RPS Young Musicians Recital 2013

A special recital hosted by Sir Vernon and Lady Ellis offered the opportunity to hear and meet some of the outstanding young performers supported by the Royal Philharmonic Society. The beautiful drawing room of 49 Queen’s Gate Terrace provided an intimate setting for performances by the Wu Quartet, cellist Ariana Kashefi and pianist Richard Uttley, all current beneficiaries of the RPS Young Musicians Programme.

Wu QuartetAs RPS Executive Director Rosemary Johnson explained, there is no simple or clear path for a musician who is graduating from college and establishing their professional career. Acknowledging this, the RPS Young Musicians Programme provides comprehensive and tailored support to exceptional artists throughout and beyond their training. In conversation with Rosemary following a spirited performance of Mendelssohn and Janacek, members of the Wu Quartet explained how their RPS Albert and Eugenie Frost Prize is helping them to expand their development and performance opportunities. The prize enables them to travel to and from Germany, where the quartet is being mentored by Hatto Beyerle, former member of the Alban Berg Quartet and founder of the European Chamber Music Academy.

Ariana KashefiGermany is clearly the destination of the moment. 2013 RPS Julius Isserlis Scholar Ariana Kashefi will be using her grant to fund a two year Masters course at the Hanns Eisler Music Academy in Berlin. If the experiences of fellow Julius Isserlis Scholarship winner Emily Hoile are anything to go by (read her blog post here!), or indeed the career of the scholarship’s first-ever recipient Stephen Hough; studying abroad is a fantastic opportunity to broaden one’s horizons. Ariana’s distinguished performance of Schumann’s Drei Fantasiestücke certainly suggested a promising future. With pianist Alison Rhind, she sensitively negotiated the dramatic mood changes so characteristic of Schumann’s music.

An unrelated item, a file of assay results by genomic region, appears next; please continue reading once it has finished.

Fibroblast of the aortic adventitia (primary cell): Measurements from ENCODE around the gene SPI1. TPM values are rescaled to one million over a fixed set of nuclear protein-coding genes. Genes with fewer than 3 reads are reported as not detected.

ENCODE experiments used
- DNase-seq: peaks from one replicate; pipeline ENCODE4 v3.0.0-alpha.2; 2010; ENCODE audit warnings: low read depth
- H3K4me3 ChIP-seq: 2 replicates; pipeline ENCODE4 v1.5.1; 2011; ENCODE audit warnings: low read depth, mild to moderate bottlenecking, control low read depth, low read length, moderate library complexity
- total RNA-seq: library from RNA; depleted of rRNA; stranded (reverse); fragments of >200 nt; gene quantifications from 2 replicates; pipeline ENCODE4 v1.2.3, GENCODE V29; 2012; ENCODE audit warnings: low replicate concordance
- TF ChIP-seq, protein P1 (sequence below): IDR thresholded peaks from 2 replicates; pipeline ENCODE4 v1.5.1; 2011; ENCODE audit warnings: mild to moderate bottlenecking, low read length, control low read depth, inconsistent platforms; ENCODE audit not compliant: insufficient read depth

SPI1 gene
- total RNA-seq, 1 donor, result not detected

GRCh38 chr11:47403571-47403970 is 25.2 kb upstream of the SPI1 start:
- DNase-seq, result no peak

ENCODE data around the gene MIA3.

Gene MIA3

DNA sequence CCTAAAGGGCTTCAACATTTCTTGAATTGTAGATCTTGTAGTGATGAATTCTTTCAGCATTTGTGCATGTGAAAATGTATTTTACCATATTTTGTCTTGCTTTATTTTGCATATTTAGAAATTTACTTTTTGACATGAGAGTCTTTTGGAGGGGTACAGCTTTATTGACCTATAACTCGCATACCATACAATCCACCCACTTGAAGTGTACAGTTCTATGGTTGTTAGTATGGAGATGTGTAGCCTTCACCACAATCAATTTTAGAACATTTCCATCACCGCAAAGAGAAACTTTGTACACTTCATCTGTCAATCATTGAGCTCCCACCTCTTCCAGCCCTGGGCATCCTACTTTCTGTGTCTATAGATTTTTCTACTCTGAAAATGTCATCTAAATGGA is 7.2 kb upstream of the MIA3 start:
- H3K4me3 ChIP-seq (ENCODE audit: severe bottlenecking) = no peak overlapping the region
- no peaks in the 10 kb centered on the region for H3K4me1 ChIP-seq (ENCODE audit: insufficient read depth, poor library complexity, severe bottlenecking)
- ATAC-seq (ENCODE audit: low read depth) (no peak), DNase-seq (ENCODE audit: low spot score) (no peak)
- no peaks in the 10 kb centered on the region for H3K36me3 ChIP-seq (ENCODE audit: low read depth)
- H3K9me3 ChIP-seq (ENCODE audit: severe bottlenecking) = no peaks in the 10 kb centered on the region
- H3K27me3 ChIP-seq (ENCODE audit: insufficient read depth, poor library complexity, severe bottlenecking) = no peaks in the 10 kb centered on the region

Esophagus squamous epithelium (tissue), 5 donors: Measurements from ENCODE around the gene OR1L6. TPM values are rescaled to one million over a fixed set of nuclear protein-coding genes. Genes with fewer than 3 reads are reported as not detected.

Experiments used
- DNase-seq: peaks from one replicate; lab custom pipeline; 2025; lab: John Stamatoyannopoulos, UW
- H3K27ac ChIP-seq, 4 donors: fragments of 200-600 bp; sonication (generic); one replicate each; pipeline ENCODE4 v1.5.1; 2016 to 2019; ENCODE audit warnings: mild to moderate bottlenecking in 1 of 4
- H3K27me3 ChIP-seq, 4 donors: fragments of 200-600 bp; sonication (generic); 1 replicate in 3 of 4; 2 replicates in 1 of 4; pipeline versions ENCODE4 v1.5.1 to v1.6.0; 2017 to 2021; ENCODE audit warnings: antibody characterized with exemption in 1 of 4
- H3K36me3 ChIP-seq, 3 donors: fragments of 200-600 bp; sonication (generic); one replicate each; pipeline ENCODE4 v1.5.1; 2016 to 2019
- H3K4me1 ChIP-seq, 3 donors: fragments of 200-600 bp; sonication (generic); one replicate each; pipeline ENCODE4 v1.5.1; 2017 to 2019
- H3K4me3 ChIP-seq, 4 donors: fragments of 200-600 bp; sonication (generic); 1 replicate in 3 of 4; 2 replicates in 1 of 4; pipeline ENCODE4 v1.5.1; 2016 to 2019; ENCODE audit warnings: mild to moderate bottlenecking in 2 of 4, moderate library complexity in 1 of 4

Richard Uttley (credit Benjamin Harte)Richard Uttley was joined by Rolf Hind, his mentor on the Philip Langridge Mentoring Scheme, to perform the piano duet Ma Mere L’Oye. Composed by Ravel in 1910, it is more familiar to many listeners as the orchestrated version which he completed the following year before expanding the work into a ballet. The rapport between Richard and Rolf, in addition to their outstanding technique and musicianship, bodes well for PULSE, the Royal Philharmonic Society’s new music and film commission for the PRS for Music Foundation’s New Music Biennial in 2014. The pair will be joined by two percussionists and two gamelan players to perform Dobrinka Tabakova’s score. With this and so many projects in the pipeline for all of these young musicians, the concert was a taste of great things to come.

Helen Pearce

Dobrinka Tabakova on the inspiration for PULSE

GamelanIn mid-July I went to a concert as part of the Southbank Festival of Neighbourhood – it celebrated 25 years of the gamelan at the Southbank. The concert was absolutely fantastic – the dancing, shadow puppets, singing, playing. It is no wonder that Jaap Kunst said ‘Gamelan is comparable to only two things, moonlight and flowing water… mysterious like moonlight and always changing like flowing water…”. Reflecting on the event and the festival, I thought back to the initial conversations Tom Hutchinson from the RPS and I had about this project, and how we discussed possible themes and ideas, which would fit with the wide-reaching aims of the New Music Biennial alongside the Commonwealth games in Glasgow in 2014.